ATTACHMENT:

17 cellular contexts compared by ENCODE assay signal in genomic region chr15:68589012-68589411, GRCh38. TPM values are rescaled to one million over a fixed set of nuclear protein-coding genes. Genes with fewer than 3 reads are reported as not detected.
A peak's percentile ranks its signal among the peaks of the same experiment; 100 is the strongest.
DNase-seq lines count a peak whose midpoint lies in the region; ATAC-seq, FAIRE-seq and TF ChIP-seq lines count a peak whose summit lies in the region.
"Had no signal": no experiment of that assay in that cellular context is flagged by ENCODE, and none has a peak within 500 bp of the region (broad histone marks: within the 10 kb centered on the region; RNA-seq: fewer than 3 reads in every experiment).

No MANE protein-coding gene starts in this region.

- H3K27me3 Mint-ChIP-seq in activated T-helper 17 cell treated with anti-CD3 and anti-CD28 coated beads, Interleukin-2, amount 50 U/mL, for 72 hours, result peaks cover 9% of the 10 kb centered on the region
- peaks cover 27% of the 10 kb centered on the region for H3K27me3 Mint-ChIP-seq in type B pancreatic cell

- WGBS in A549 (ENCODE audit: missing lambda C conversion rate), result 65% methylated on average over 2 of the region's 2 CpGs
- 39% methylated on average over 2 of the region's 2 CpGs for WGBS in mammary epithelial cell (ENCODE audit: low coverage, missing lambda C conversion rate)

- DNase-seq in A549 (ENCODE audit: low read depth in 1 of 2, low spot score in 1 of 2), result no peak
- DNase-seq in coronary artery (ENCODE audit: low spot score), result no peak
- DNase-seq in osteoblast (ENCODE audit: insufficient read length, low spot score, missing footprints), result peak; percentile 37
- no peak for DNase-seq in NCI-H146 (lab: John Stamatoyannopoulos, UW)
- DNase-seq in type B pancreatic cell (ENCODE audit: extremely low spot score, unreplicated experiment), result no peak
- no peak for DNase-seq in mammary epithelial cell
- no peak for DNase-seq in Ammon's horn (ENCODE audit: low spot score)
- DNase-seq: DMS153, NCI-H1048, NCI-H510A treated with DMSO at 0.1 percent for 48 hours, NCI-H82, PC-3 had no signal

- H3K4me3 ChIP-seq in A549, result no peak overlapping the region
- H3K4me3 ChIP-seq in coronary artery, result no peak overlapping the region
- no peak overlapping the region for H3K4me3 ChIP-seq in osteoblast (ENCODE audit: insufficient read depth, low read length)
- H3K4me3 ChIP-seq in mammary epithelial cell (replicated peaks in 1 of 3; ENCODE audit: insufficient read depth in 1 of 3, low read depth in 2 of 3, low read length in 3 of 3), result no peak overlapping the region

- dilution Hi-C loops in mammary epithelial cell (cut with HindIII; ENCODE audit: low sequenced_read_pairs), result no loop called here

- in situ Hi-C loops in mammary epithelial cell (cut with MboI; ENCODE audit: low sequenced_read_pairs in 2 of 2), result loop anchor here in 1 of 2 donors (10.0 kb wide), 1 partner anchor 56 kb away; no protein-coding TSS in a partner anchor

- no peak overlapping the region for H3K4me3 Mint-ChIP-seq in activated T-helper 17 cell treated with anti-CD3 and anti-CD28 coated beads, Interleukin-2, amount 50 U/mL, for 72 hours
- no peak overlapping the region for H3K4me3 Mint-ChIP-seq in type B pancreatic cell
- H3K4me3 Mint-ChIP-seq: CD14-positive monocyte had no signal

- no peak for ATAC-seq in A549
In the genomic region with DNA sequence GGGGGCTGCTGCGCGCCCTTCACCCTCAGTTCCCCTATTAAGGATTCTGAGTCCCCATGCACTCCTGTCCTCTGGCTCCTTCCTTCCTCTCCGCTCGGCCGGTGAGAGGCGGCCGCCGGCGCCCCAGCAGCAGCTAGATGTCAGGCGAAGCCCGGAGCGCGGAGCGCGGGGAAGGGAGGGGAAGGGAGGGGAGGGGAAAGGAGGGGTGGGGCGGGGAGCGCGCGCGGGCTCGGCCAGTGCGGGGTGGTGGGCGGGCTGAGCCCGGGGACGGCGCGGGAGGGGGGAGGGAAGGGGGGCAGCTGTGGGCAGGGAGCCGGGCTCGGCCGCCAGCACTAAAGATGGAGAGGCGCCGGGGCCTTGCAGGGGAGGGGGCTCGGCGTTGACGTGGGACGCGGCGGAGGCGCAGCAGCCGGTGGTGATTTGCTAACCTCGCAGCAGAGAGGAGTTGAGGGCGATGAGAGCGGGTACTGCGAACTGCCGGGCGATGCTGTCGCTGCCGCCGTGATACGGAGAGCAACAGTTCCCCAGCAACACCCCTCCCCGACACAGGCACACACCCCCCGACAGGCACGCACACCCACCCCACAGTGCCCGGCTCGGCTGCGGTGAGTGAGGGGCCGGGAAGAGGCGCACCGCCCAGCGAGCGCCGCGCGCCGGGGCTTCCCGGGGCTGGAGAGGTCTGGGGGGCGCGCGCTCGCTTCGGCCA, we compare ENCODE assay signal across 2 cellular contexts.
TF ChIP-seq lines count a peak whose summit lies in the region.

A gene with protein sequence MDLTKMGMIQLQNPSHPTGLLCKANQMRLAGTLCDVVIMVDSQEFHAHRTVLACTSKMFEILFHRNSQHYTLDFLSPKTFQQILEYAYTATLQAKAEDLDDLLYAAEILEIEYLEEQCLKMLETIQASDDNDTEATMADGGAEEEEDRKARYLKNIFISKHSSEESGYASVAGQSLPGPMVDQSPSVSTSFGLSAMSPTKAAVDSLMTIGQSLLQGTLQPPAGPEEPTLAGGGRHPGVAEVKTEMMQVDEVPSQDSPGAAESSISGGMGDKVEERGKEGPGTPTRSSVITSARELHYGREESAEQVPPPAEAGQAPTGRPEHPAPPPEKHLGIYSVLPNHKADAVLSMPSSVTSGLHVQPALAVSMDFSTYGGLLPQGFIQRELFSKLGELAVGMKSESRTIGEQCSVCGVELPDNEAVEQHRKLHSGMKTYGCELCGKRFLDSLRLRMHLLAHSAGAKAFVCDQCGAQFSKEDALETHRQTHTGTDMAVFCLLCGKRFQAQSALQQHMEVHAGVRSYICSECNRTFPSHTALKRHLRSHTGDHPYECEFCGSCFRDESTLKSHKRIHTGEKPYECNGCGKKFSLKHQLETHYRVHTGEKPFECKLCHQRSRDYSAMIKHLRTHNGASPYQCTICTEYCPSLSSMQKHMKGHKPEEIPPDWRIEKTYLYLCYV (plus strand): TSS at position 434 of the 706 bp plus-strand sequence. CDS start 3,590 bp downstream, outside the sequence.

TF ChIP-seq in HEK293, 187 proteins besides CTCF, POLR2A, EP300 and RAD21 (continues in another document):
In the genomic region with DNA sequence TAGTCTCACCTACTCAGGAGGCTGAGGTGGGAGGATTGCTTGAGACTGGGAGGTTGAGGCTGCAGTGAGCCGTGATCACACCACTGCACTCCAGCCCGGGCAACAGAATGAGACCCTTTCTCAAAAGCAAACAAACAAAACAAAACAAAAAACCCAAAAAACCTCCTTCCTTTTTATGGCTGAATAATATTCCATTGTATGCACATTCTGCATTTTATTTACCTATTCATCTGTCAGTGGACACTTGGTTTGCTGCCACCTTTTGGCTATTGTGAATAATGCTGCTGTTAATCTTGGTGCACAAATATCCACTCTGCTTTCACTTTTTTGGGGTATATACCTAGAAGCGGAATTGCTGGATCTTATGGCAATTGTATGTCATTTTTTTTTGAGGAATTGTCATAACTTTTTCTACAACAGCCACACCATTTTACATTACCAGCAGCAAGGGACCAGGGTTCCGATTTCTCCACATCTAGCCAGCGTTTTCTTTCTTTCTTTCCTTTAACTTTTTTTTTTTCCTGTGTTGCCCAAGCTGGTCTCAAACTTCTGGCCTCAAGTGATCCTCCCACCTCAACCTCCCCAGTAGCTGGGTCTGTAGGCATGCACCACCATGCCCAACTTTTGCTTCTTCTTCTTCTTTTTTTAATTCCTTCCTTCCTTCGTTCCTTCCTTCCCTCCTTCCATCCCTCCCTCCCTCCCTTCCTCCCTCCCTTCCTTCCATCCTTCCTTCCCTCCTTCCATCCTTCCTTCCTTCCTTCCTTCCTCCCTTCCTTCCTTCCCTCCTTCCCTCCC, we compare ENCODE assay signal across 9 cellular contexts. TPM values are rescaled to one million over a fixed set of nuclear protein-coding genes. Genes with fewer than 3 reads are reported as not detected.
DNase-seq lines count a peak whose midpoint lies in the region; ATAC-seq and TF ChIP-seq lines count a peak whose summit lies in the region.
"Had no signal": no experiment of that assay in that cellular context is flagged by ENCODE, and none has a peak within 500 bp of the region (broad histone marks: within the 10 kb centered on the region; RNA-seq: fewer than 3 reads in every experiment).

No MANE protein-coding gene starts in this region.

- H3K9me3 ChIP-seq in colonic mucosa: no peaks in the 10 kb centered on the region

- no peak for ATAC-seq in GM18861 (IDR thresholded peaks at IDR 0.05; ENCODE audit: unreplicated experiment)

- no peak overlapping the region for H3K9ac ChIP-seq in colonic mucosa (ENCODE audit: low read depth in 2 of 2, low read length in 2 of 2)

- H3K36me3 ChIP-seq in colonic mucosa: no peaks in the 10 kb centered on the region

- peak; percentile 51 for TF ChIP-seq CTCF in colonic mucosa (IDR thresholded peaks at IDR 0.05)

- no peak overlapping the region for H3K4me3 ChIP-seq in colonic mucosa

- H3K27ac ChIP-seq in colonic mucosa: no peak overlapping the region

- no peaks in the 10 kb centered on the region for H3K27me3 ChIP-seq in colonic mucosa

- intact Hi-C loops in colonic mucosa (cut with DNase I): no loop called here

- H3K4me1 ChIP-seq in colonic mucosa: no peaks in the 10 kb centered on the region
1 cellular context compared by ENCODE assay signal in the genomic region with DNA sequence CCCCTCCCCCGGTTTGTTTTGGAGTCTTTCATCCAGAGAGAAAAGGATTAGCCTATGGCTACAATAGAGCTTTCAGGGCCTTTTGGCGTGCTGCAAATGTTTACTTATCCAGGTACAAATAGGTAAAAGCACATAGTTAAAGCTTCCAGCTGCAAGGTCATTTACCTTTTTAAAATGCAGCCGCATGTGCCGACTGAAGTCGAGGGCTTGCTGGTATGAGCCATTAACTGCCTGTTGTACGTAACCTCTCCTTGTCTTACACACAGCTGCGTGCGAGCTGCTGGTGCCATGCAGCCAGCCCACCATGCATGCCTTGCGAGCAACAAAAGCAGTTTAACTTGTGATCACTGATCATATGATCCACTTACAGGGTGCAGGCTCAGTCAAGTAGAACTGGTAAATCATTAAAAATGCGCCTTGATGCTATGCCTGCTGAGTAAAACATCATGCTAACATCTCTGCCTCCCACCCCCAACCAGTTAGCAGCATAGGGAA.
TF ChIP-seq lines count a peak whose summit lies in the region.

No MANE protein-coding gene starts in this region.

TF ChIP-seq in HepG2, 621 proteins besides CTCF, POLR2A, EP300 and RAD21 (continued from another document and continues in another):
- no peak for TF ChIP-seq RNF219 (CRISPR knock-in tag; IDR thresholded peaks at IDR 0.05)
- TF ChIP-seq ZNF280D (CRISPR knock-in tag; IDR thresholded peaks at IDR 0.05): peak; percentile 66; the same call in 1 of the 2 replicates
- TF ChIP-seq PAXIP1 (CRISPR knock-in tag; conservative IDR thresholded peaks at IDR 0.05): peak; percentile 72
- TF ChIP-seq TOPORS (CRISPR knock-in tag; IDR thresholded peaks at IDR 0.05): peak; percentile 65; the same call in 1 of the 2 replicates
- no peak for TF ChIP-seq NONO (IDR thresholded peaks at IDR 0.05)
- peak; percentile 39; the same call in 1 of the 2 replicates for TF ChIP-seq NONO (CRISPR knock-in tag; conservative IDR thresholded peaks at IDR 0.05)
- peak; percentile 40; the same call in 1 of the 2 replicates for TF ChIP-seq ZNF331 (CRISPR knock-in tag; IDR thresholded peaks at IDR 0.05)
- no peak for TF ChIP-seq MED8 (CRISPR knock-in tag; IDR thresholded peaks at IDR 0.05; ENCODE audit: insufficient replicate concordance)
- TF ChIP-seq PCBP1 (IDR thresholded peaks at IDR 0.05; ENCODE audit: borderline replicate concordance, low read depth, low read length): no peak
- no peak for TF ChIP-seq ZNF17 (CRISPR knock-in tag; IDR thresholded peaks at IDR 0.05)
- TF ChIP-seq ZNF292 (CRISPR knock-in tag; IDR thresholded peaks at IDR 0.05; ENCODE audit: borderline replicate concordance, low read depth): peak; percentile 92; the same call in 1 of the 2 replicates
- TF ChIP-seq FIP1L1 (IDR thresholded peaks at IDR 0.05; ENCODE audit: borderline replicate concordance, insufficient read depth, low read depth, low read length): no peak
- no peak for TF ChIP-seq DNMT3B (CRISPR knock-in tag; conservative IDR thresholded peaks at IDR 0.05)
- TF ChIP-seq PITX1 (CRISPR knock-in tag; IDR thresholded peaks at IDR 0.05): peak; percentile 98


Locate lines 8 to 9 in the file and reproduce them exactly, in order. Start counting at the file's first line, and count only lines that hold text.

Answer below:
- WGBS in A549 (ENCODE audit: missing lambda C conversion rate), result 65% methylated on average over 2 of the region's 2 CpGs
- 39% methylated on average over 2 of the region's 2 CpGs for WGBS in mammary epithelial cell (ENCODE audit: low coverage, missing lambda C conversion rate)